Tag Archives: bird flu

H7N9 Avian Influenza (Bird Flu) Vaccine Trials Begin

Avian influenza (or bird flu) is a ‘zoonotic infection’ (meaning it is transmitted to humans via animals) caused by viruses that have adapted to affect birds. It primarily affects poultry, such as chicken and ducks. Human infection predominantly occurs via direct contact with infected birds or poultry – their droppings or their contaminated environment – or by handling live or dead birds. The avian influenza virus strains are distinct from human seasonal influenza, and humans have little immune protection as this type of viral infection is relatively uncommon. Clinical presentation of avian influenza in humans includes eye infections (conjunctivitis), flu-like symptoms (e.g., fever, sore throat, cough, muscle aches), or severe respiratory illness (e.g., chest infection).

In the past, the H5N1 strain of influenza virus has been responsible for most human illnesses that have been caused by avian influenza. However, H7N9 now rivals H5N1 as a potential cause of a human pandemic. H7N9 had not been seen in humans until infections were reported in March, 2013, in China. It had previously been isolated to outbreaks in birds in Japan, the Netherlands, and the U.S. Since then, six waves of H7N9 infection have occurred in China, resulting in more than 1,500 cumulative human infections, according to the World Health Organization (WHO). Most cases of human infection with the avian H7N9 virus reported they had had recent exposure to live poultry or potentially contaminated environments, especially markets where live birds were being sold.

Current evidence suggests this virus has not acquired the ability to regularly transmit from human to human, except for small clusters of reported cases which predominantly involved healthcare workers. While a small proportion of human H7N9 illnesses have been mild, most patients have become seriously ill, developing severe respiratory symptoms that required hospitalization and intensive care, and 32 percent diedH7N9 can infect poultry without causing clinical symptoms, which makes monitoring its spread difficult. Health officials reckon the situation is under control, but this could change quickly given avian influenza’s ability to change rapidly. Experts fear that further genomic mutations will lead to the virus binding to human cells, ultimately leading to increased human-to-human transmission.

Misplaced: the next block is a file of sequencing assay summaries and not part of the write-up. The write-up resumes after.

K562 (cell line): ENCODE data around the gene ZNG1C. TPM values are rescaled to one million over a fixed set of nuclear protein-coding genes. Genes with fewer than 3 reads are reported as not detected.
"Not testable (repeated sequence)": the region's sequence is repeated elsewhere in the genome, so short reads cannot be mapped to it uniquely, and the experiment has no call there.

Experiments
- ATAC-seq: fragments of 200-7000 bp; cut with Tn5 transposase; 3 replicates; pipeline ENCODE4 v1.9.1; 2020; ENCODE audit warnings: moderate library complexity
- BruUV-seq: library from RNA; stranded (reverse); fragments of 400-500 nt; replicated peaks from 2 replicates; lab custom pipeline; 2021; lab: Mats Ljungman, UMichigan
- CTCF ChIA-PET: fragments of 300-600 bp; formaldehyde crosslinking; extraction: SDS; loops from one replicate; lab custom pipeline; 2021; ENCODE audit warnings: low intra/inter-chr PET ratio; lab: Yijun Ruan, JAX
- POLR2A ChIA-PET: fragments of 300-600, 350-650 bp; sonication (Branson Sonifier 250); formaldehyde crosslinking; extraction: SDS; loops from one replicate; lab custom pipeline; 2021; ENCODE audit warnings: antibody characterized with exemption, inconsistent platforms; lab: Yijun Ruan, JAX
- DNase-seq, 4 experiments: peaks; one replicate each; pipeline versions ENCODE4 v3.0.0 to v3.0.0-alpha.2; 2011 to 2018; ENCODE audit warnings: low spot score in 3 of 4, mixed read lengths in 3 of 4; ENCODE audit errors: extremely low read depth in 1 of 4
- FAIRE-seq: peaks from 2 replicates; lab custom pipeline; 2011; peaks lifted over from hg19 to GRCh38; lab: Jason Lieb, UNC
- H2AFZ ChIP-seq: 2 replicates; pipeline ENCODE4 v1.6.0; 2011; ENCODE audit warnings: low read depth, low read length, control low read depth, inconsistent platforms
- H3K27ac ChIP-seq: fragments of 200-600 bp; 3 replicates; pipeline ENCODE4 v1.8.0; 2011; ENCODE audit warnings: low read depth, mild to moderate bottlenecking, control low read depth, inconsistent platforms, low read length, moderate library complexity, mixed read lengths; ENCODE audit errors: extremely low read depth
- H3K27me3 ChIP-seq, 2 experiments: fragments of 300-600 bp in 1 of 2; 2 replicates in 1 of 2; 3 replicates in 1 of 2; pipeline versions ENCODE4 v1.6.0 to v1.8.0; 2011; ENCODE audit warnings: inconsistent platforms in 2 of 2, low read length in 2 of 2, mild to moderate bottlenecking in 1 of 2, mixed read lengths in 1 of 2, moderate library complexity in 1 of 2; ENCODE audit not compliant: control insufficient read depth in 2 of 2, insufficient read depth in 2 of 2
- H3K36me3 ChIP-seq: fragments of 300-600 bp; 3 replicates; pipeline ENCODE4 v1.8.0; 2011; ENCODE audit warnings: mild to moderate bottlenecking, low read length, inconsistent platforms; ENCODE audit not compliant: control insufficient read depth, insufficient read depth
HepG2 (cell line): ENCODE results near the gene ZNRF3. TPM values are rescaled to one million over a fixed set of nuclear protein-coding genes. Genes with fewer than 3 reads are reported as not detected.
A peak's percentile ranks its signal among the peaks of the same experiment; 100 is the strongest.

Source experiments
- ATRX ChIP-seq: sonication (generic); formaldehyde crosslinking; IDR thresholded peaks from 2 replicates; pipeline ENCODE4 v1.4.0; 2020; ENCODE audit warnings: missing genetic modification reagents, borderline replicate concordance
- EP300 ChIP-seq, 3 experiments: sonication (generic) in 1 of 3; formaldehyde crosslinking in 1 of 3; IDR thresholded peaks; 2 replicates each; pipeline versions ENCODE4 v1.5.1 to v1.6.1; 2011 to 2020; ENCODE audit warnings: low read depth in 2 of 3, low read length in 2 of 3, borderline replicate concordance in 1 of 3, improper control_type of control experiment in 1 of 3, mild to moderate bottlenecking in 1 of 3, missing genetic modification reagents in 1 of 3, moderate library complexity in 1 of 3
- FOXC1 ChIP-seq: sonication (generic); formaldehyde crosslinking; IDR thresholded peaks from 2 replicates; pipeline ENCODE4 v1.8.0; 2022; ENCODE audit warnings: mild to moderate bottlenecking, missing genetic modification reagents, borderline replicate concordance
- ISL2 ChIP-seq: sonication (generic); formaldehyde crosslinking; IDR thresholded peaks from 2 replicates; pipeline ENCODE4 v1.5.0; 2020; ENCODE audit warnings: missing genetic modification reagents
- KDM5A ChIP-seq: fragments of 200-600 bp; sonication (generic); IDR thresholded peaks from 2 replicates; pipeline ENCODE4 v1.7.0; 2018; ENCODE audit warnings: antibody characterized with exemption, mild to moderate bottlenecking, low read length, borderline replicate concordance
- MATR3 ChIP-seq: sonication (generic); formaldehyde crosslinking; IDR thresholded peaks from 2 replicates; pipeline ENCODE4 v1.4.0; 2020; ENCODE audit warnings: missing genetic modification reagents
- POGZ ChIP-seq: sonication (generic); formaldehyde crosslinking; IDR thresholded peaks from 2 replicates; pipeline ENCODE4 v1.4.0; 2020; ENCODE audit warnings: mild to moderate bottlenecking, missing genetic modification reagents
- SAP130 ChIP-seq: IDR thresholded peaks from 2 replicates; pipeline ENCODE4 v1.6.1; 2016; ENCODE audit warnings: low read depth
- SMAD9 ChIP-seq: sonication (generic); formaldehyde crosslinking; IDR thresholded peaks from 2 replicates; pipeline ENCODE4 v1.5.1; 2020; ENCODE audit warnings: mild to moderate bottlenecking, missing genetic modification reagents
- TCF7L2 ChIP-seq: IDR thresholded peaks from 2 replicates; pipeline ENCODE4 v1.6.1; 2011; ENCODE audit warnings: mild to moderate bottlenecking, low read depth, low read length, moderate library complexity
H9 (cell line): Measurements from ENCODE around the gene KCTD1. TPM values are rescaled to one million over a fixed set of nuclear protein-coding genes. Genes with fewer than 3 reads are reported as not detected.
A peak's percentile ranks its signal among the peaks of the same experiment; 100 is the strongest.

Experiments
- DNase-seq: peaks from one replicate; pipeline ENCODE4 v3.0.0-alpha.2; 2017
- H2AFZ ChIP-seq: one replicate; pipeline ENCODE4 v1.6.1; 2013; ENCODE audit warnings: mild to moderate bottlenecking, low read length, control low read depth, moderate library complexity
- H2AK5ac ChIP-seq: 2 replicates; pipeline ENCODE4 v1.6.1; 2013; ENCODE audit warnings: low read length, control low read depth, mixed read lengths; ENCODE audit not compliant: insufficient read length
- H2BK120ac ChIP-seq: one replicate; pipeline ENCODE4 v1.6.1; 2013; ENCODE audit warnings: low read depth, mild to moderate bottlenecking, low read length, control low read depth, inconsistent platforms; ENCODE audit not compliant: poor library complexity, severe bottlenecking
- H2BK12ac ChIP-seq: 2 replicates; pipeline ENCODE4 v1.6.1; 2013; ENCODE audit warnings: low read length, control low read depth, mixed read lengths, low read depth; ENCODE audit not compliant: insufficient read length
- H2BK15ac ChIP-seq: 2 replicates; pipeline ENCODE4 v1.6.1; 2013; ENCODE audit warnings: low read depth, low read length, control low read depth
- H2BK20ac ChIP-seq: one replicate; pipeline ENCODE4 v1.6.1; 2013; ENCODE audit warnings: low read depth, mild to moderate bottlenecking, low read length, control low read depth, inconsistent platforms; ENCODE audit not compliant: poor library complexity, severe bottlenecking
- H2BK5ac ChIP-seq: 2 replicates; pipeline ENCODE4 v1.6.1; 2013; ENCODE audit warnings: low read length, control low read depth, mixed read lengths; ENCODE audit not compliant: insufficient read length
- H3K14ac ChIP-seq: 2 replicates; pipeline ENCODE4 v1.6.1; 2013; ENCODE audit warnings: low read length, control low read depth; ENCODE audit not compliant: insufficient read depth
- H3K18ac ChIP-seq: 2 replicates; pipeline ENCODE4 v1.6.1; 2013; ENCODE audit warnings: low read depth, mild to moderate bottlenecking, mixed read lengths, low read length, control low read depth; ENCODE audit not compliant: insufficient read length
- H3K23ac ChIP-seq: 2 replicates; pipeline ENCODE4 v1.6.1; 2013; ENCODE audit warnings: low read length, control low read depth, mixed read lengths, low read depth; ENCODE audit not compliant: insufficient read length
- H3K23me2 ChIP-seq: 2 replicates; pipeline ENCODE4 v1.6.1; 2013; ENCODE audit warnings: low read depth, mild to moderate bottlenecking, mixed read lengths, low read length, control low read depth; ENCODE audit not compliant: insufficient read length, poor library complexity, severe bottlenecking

There is, currently, no vaccine to protect against H7N9. However, two new clinical trials testing an experimental vaccine to prevent H7N9 infection are now enrolling volunteers across the United States. The studies, sponsored by the National Institute of Allergy and Infectious Diseases (NIAID), will test different dosages of the inactivated influenza vaccine candidate (called 2017 H7N9 IIV), as well as different vaccination schedules. The studies also will evaluate whether an adjuvant would be helpful in boosting the immune responses of people receiving the vaccine. The vaccine has been developed by Sanofi Pasteur with support from the Biomedical Advanced Research and Development Authority, part of the US Department of Health and Human Services. Dr. Anthony Fauci, NIAID director, said in a statement: